Archive for January, 2009

Anorthosites, which contains high amounts of plagioclase felspar, can use their magnetic properties to look at mineral deopsits and magnetic anomalies on other planets.  Scientists looked at anorthosite in Norway and found that they had a natural remanent magnetism and contain strong signatures of the Earth’s magnetic field direction when the rock was crystallized.  Microscopic studies revealed that the anorthosites contained illmenite and hematite, both of which are weakly magnetic.  Other studies showed that the submicroscopic plates of hematite and illmenite interact to show magnetic anomalies.



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This article discusses how a 18 million year old lizard-like fossil found in New Zealand was found and it’s causing debates on whether or not the continent was submerged 25 million years ago.  In today’s times, the tuatara, which is a lizard-like reptile that is endangered in New Zealand, is the lone survivor of a group that was around at the age of dinosaurs.  The oldest known fossil of the tuatara is roughly 34,000 years old, however the new fossil dates back 16-19 million years ago.  The fossil resembles the tuatara and leaves a 70 million year gap in the fossil record.  Scientists now believe that the tuatara were on land since it separated from Gondwana, which means that the continent was not fully submerged.  Around 22-35 million years ago there was a global sea-level rise, but it is not certain how much was submerged.  If it was completely submerged, the tuatara would have had to recolonize.  Scientists are coming up with many theories to explain this, but they are mainly thinking that the whole continent wasn’t submerged.


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This article discusses how clams can be used in determining toxins in water.  Most streams that are polluted are expensive to clean up, however using this method is not that expensive.  I thought this article was really neat, because I never thought clams would be considered all that useful.  But when they feed, they clean up water, which results in them absorbing toxins in their tissues.  Once the clams are collected back out of the water, biologists open then and detach them from their shell.  The lab tests show the different kinds and amounts of pollutants in the water, and the pollutants can be traced back to the sources.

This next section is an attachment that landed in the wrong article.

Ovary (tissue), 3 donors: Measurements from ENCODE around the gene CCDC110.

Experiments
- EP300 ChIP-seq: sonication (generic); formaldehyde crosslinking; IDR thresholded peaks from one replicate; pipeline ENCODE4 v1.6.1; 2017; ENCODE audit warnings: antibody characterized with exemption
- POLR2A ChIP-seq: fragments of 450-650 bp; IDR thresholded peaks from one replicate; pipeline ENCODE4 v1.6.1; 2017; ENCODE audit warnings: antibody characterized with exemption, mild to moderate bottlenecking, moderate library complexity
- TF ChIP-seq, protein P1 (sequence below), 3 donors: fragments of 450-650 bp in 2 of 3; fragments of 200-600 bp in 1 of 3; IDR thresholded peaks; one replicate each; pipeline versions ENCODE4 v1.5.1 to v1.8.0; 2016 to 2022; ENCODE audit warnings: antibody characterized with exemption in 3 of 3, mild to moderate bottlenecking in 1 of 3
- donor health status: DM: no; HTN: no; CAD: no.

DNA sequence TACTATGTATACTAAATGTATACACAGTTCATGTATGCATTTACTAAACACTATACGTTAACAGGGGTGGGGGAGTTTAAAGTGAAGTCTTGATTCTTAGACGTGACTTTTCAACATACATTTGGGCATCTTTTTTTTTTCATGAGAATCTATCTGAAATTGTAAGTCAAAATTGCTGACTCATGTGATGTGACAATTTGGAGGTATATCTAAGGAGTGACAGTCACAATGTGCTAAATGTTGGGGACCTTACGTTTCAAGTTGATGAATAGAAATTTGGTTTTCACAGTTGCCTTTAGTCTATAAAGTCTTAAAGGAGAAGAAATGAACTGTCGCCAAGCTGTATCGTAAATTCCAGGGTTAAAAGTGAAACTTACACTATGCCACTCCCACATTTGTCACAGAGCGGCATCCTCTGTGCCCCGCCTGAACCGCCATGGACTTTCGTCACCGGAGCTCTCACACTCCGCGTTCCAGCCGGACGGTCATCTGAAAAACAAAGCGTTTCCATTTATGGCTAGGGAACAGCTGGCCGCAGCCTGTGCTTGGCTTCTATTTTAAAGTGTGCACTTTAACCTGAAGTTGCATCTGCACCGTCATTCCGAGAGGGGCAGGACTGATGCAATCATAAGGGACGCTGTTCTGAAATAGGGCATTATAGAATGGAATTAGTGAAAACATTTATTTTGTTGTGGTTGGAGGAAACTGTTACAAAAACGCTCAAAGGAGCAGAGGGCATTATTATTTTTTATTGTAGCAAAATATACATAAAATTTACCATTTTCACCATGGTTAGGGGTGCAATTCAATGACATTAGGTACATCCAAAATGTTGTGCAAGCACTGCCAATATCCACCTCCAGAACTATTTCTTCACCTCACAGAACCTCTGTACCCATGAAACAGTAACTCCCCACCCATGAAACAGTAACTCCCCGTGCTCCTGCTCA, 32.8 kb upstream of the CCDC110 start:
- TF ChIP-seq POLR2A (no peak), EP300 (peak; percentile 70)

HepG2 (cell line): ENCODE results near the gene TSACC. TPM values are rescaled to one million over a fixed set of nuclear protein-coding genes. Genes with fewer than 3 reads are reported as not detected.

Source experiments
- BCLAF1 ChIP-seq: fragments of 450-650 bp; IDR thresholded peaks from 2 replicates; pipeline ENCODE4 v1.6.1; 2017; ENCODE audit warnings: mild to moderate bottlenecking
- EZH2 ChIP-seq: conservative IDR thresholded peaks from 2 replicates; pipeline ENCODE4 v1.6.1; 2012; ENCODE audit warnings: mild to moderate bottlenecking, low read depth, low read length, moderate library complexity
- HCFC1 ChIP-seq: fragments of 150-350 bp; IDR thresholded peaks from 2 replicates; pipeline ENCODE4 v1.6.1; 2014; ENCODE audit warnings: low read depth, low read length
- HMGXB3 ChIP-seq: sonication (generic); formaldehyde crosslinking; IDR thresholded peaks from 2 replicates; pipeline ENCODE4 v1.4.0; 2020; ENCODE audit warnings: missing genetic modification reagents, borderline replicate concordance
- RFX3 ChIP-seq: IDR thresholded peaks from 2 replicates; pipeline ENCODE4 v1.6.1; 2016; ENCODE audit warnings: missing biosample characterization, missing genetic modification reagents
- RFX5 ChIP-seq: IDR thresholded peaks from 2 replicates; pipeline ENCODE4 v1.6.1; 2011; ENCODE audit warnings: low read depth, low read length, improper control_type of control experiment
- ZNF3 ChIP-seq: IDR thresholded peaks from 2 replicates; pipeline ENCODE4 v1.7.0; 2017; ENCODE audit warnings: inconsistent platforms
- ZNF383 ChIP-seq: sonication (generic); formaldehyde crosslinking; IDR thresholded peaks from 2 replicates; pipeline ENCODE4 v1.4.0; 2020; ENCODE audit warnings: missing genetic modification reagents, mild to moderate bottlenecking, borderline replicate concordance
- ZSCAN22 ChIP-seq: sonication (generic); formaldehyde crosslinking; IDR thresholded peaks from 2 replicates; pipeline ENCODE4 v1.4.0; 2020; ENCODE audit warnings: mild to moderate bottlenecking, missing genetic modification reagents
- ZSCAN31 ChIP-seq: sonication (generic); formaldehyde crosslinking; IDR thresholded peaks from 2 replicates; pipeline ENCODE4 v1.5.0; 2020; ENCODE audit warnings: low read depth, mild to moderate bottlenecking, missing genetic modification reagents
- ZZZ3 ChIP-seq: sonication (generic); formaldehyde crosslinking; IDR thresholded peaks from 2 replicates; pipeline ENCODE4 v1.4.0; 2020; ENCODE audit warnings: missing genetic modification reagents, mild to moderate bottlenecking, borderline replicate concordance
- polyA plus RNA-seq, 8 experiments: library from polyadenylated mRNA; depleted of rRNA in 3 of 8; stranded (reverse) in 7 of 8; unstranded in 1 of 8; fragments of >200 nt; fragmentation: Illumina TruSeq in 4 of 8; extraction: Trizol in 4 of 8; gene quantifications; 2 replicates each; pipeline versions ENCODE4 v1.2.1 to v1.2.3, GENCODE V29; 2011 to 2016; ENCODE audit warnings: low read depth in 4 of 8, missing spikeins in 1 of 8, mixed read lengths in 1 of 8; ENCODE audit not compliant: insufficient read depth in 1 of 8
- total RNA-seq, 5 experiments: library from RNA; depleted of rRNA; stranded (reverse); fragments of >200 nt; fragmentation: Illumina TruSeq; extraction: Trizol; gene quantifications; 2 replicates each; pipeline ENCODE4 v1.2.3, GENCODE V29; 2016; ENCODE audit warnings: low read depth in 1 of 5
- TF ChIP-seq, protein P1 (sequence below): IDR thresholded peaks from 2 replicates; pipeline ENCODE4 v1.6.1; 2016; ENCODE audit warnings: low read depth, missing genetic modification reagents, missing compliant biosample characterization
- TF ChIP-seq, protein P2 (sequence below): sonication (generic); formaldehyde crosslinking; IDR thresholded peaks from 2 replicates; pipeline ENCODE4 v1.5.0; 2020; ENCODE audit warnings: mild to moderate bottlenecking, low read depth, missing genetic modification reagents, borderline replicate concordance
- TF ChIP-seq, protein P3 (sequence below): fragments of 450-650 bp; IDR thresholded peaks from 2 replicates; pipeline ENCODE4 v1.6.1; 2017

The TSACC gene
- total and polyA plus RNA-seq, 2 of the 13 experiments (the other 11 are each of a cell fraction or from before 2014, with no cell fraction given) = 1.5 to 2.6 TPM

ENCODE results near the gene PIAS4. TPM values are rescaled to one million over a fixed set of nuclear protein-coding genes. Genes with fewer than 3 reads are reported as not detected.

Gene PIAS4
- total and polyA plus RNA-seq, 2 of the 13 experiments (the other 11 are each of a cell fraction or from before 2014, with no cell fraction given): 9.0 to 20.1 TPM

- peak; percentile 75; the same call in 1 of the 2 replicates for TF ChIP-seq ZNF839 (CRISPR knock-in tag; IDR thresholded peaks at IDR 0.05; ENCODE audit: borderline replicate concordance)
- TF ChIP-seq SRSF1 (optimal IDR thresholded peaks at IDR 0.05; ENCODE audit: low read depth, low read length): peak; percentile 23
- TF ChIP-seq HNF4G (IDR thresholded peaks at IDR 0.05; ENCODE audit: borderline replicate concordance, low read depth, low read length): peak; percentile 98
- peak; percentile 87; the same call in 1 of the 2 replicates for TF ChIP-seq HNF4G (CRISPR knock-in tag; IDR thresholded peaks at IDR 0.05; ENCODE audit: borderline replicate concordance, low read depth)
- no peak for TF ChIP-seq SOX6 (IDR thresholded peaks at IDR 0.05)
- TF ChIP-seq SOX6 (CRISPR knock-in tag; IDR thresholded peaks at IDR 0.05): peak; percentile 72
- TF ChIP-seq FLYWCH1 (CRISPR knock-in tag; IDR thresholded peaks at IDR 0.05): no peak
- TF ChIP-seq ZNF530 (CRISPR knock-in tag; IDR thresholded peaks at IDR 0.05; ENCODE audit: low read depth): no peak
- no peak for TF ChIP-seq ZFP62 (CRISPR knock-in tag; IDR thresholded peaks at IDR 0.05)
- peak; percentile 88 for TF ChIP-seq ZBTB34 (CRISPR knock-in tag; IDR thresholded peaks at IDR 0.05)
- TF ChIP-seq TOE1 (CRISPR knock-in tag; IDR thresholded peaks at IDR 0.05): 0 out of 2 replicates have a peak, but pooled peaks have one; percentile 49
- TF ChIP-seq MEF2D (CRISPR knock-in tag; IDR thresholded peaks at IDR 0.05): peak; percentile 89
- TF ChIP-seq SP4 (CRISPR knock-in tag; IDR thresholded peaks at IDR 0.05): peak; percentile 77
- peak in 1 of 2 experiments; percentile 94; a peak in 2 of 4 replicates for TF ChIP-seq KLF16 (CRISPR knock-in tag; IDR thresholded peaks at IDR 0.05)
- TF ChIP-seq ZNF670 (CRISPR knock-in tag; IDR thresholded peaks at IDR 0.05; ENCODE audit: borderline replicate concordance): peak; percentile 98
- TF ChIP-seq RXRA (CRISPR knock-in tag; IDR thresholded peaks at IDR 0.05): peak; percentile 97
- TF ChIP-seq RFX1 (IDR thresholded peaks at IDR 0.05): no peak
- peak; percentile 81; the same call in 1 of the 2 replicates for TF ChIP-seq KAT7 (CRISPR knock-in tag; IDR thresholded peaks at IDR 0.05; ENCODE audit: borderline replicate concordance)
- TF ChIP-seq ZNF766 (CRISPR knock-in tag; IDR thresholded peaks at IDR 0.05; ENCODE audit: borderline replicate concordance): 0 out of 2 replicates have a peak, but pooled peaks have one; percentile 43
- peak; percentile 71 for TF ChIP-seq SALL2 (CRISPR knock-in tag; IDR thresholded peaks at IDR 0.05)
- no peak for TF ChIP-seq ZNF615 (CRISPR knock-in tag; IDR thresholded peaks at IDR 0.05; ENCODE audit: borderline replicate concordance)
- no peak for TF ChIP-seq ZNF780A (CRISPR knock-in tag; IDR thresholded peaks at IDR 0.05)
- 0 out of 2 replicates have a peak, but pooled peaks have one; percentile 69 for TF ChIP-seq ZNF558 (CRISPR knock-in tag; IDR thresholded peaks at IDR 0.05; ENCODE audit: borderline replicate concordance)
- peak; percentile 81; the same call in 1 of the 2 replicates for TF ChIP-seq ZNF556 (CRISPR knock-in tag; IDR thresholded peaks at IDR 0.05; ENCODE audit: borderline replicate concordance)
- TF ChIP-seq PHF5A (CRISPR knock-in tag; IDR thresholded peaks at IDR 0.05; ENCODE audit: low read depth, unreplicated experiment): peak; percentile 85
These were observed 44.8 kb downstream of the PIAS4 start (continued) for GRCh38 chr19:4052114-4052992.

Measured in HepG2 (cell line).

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There was a discovery of an ostracod fossil in sediments in Antarctica. This ostracod was discovered along with fossils of algal mats and fossilized mosquito larva. These fossils are overlain by the same lake sediments with no fossils present. It is believed that this change shows the exact time when Antarctica froze killing these animals. The time that Antarctica froze was roughly 14.07 million years ago. This fossiliferous bed was discovered in 2004. I find paleoclimate reconstruction extremely interesting and thought this article was interesting although it is an older study. This article can be found at http://www.sciencenews.org/view/generic/id/34865/title/Time_to_chill_.

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I read an article on sciencenews.org that discussed a study conducted by Marc Edwards from Virginia Tech that showed negative consequences of lead in drinking water in Washington D.C. from 2001 to 2004. The lead was introduced into the plumbing by a process called chlormination, which was supposed to clean the water. The lead was accidentally reallised and remained in sewer pipes to this day. Edwards showed that children from D.C. showed many negative health affects. I found this article to be shocking; if it was known that there was seriously unsafe levels of lead in the drinking water one would think that the region’s government would do more to remediate this problem. It appears that the government just let the problem go until all the lead was washed out of the system and into peoples homes.

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Redoubt rumblings

Mineralogy brought up Redoubt this morning, so let me list a few sources of information that students can check to see what’s going on in Alaska:

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Although this entry covers the broad spectrum of natural disasters i thought it complemented my recent hydrogeology case study: Groundwater Geohazards.

According to one of the world’s biggest re-insurance companies the past year, 2008, has been one of the most devastating ever in terms of natural disasters. The company Munich Re said the impact of the disasters was greater than in 2007 in both human and economic terms. Potential reasons for greater impact have been discussed and include climate change. The company suggested climate change was boosting the destructive power of disasters like hurricanes and flooding. As a result they have called for stricter regulations on emissions in hopes to prevent further uncontrollable weather scenarios.

The report concludes that 2008 was the third most expensive year on record, after 1995, when the Kobe earthquake struck Japan, and 2005, the year of Hurricane Katrina in the US. Torsten Jeworrek of Munich Re said the pattern continued a long-term trend already observed. He said “Climate change has already started and is very probably contributing to increasingly frequent weather extremes and ensuing natural catastrophes,”.


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